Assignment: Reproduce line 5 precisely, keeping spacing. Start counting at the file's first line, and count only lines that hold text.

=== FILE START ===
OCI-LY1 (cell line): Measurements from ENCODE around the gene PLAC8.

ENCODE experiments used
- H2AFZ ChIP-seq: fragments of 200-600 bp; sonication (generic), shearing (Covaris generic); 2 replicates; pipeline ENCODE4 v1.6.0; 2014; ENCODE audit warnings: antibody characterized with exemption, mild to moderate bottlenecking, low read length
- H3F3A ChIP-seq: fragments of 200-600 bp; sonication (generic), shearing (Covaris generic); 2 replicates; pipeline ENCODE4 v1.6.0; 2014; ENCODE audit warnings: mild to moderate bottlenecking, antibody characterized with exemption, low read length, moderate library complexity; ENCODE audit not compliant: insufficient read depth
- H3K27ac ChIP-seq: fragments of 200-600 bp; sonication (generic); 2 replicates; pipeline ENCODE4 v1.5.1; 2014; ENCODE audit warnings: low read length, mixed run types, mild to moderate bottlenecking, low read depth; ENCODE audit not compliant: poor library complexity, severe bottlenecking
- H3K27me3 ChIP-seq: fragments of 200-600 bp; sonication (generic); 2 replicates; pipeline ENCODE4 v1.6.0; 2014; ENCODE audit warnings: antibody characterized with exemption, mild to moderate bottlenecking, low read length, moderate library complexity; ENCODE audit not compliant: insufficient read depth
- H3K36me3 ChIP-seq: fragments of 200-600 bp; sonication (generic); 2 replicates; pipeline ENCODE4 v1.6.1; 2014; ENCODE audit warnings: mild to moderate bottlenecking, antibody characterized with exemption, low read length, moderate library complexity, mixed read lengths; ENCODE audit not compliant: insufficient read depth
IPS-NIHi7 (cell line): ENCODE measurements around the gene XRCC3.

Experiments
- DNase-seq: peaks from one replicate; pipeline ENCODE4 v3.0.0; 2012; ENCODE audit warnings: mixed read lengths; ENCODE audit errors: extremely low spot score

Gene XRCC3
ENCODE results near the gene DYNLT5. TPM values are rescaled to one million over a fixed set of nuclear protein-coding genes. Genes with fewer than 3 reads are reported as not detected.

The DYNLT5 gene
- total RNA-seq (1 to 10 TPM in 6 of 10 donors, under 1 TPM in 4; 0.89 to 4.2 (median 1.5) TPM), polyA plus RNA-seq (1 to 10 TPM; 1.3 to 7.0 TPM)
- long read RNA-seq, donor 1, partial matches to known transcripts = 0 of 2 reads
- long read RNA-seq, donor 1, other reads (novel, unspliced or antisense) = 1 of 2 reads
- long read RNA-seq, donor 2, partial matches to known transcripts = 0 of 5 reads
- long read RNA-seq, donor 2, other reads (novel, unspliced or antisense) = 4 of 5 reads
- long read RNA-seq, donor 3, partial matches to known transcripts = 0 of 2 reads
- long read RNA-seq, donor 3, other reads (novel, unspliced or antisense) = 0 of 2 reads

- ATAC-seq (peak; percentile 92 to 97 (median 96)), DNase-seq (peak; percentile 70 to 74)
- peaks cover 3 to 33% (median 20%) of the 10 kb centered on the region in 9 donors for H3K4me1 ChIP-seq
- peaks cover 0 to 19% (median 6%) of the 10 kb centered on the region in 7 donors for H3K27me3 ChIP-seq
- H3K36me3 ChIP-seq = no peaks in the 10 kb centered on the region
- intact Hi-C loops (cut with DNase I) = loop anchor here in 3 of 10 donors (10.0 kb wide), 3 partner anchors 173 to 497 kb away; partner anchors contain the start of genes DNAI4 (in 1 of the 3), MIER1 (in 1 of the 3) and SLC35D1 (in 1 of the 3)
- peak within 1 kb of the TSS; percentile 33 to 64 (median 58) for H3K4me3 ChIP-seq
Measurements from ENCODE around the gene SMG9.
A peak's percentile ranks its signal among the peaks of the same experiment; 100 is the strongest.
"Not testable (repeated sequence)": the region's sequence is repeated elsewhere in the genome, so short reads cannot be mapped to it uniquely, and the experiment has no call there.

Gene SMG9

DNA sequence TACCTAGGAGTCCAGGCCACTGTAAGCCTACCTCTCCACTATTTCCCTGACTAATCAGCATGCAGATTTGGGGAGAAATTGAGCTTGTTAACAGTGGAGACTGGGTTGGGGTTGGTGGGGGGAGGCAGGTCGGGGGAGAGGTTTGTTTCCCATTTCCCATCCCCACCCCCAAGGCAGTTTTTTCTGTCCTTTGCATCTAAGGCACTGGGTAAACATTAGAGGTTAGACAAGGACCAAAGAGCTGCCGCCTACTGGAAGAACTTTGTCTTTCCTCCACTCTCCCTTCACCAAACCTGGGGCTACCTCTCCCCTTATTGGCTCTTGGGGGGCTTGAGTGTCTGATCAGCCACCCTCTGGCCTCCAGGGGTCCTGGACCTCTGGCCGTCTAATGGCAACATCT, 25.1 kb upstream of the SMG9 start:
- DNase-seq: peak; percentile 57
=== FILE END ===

- H3K27ac ChIP-seq: fragments of 200-600 bp; sonication (generic); 2 replicates; pipeline ENCODE4 v1.5.1; 2014; ENCODE audit warnings: low read length, mixed run types, mild to moderate bottlenecking, low read depth; ENCODE audit not compliant: poor library complexity, severe bottlenecking